Bringing out which is within
As I continue to explore the different aspects of psychology as well as Jung’s work, I find that the concepts are creating an overview of what is happening internally to not only those around myself but also what is inside of me. Each page I read is a series of hard truths which I have to face alone, that I am a series of complexes expressing themselves in a unified voice of me, and that though I may find myself knowing things or truths, that the depths to who I am in endless and can never be turned into pure gold. What is turned into gold is then turned into lead and the process starts all over again. It is why the ouroboros has always been a powerful symbol to myself and others to represent the soul, as it is a constant process of renewal. Bring awareness to these processes creates stress which is how we can identify pieces of these archetypes which act out through us, and in this way, we can view an aspect of ourself which is unseen.
The importance of tension in the individuation process?
Why is the ability to hold the tension of opposites so critical to the individuation process? How does a symbol manage to dissolve or disarm a neurotic conflict?
Holding tension of opposites allows us to identify those opposing forces inside ourselves. In the individuation process, we are intentionally diving within ourselves, leaving out those things which we typically rely on, such as our social status, or job title, etc. Moving away from those things which provide a foundation to our egos and diving into the waters of the unconscious can result in us becoming vulnerable. We may, in turn, encounter opposing forces interacting with each other in ways not typical to our conscious attention. The threshold between the unconscious and conscious become weak. This mixing of the waters provides tension between forces which allows us to shed new light to those forces which are typically not seen and allows us to identify their differences.
Symbols are expressed due to the amount of tension held between the opposing forces. The symbol is a message of a desire of one of the opposites that are not being adhered to and can result in a neurotic conflict expressing itself through our actions. Through hearing the message of the symbol expressed by an unconscious force and implementing change, the tension is lessened and the neurotic conflict may reside.
Tension and their resulting symbols are essential to identify and to learn about the source of the symbol inside of the unconscious. Through understanding the messages that the source produces in the unconscious as a result of the tension, we can learn more about the source. In learning more about the source, we can identify with who we are. The function that the unconscious provides to convey the messages of our complexes and archetypes is the transcendental function.
“Since life cannot tolerate a standstill, a damming up of vital energy results, and this would lead to an insupportable condition did not the tension of opposites produce a new, uniting function that transcends them. This function arises quite naturally from the regression of libido caused by the blockage” -Jung, C., G.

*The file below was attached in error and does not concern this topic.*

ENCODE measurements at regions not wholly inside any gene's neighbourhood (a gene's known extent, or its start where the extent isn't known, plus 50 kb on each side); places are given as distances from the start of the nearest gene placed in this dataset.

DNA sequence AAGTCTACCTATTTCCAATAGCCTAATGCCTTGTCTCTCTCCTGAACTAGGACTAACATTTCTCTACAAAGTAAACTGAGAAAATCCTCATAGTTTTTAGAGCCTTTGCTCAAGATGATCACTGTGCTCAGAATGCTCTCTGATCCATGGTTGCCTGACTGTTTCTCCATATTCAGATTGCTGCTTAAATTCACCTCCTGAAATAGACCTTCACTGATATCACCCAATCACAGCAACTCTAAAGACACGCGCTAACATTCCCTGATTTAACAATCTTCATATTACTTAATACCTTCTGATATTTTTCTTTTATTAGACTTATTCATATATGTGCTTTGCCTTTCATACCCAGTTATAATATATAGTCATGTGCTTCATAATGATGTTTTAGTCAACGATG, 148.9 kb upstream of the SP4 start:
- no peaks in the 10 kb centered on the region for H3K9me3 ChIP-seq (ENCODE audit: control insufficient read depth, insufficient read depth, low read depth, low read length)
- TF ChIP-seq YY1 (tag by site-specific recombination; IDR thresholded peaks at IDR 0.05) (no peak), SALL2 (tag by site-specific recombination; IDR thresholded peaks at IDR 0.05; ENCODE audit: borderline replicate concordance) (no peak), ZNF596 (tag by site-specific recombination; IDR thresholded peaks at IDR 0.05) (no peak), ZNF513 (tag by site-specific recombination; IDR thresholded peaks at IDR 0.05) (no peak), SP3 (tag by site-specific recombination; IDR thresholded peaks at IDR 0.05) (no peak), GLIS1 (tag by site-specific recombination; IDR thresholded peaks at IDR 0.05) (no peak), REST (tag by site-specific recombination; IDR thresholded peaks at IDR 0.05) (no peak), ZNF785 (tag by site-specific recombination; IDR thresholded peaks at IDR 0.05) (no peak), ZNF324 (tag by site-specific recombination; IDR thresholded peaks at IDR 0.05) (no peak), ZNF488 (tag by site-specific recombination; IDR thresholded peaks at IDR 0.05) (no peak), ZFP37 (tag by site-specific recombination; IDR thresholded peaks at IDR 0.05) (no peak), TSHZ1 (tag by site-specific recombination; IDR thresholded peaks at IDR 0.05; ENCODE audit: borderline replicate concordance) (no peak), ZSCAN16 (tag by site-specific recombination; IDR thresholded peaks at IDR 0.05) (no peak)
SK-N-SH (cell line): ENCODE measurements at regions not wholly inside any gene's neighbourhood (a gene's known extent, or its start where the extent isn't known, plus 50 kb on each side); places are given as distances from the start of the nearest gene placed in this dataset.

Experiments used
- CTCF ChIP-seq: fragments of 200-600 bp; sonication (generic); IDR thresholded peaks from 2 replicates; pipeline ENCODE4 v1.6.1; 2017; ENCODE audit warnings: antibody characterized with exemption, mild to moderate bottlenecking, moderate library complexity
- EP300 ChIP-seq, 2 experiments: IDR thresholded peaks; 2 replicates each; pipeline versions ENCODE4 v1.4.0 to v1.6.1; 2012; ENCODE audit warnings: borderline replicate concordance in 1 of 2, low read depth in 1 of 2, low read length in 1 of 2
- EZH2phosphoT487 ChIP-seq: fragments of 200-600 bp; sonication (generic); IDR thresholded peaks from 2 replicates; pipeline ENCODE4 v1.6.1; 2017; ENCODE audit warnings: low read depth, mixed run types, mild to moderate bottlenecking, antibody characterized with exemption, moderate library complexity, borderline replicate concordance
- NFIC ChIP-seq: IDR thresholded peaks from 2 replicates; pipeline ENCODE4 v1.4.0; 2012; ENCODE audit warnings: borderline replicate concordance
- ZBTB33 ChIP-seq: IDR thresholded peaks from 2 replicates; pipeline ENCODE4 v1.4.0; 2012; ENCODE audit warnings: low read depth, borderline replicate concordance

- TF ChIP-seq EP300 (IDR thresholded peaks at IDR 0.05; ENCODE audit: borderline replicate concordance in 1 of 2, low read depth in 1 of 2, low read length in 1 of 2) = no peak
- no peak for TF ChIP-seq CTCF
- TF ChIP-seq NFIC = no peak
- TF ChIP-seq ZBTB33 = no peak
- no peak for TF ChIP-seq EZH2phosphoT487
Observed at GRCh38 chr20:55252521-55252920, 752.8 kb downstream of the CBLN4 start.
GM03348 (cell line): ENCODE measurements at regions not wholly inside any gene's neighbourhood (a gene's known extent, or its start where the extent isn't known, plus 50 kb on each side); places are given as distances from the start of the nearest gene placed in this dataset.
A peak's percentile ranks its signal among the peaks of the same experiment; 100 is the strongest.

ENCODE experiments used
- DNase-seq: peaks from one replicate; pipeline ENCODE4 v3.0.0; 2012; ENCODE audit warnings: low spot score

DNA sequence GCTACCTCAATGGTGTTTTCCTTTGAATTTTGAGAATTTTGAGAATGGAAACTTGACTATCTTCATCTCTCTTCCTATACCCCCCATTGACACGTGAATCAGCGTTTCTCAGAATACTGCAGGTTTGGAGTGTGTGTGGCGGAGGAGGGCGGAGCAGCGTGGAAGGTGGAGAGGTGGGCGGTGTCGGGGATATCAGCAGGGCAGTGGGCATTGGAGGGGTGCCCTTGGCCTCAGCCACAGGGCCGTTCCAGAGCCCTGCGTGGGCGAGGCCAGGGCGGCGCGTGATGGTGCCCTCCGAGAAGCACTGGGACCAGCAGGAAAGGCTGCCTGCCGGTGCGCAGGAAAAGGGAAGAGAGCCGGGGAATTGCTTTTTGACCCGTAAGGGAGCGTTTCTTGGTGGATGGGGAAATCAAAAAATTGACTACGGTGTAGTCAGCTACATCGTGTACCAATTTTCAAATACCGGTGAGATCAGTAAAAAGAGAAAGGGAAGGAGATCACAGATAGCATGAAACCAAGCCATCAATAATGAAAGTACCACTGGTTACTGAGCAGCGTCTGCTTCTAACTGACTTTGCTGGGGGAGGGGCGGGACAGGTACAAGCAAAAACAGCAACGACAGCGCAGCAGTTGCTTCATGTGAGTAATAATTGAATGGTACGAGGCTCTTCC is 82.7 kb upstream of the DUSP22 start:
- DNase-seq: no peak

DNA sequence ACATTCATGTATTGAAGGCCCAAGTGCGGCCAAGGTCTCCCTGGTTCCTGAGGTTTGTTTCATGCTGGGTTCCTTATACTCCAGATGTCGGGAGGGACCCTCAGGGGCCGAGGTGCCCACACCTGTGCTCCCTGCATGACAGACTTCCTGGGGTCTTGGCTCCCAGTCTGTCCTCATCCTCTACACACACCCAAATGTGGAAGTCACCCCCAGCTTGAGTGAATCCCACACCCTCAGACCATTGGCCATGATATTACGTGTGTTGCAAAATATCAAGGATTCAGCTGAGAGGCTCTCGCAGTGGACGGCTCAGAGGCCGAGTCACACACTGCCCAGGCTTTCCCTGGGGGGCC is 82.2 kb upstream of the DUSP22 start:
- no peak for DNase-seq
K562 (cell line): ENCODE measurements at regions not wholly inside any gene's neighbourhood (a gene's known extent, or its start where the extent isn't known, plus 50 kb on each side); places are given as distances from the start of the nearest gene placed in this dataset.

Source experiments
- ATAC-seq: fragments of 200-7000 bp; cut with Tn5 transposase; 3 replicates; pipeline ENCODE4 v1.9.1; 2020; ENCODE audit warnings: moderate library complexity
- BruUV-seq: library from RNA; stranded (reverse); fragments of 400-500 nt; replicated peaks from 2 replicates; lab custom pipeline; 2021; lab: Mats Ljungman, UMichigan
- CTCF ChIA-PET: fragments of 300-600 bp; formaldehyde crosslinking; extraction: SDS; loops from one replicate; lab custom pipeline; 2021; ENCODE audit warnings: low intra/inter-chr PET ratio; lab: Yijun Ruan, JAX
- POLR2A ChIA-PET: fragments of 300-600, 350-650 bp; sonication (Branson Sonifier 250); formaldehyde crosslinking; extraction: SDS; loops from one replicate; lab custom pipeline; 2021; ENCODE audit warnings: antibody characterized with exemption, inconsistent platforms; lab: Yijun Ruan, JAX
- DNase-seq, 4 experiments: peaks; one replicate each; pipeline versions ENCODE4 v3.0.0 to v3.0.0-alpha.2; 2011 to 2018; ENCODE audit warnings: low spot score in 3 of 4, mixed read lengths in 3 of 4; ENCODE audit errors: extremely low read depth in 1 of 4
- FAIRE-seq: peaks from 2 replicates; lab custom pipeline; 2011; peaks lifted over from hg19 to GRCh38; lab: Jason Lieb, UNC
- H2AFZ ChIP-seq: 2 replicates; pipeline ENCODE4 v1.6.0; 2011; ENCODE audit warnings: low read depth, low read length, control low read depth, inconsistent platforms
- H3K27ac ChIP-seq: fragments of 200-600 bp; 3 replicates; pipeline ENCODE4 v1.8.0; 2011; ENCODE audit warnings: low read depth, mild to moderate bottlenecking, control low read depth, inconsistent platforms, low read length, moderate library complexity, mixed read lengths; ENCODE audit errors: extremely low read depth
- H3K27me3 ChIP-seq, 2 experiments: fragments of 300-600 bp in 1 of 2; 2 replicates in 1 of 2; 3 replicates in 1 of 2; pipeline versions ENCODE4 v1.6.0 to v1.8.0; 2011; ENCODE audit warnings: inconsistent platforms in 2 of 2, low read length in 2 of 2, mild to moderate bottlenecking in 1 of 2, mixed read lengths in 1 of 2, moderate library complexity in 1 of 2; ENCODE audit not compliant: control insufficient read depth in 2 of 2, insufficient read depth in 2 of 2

- Jung, C. G. (1969). “The Transcendent Function.” In R. F. C. Hull (Trans.), The Collected Works of C. G. Jung (Vol. 8), pp. 67-91 (24 pages)
- Von Franz, M. L. in Jung, C. G. (1964). Man and His Symbols, pp. 159-254 (95 pages)
The primal images of Jung and Freud.
What primal or collective fantasy images do you suppose lurk behind Freud’s and Jung’s fantasies of psychic energy?
The most significant differences between Jung and Freud are apparent in their definition of libido which implies that their collective fantasy of psychic energy is also vastly different.
As indicated by our reading, Jung was brought up in a religious family which others suggested had an impact on his views of psychic energy, a more monotheistic view. His relationship to spiritual practices in his upbringing most likely played a role in how he viewed the unconscious and its role in expressing itself in our lives. The unconscious does take on some similar features which I noticed in Jung’s work to that of God described by the Christian church. Jung’s religious upbringing may have geared him to see specific aspects of the unconscious in a more spiritual context. From this, I would think that Jung viewed the primal man in the fantasy of the garden of Eden, where man, God, and animals all spoke the same language and communicated freely.
Unlike Jung, Freud went to the more machine-like view of psychic power, terming libido to mean sexual energy. Sex and the drive to procreate was at the bases of the evolution theory which was becoming popular during the debate of how psychologists define libido. Freud reduced man to be an uncontrollable beast which hungered for sex to spread his genetic profile. The view that I get from Freud is that his idea of the primal forces which drive us are aggressively masculine and brutal without concern for others. Only in repressing those forces through ego are we able to survive as a species. A collective fantasy in Freud’s work is the relationship between God and the Devil. They fight for control over the hearts of men where God has more power over the devil and wishes to exhaust him at any moment.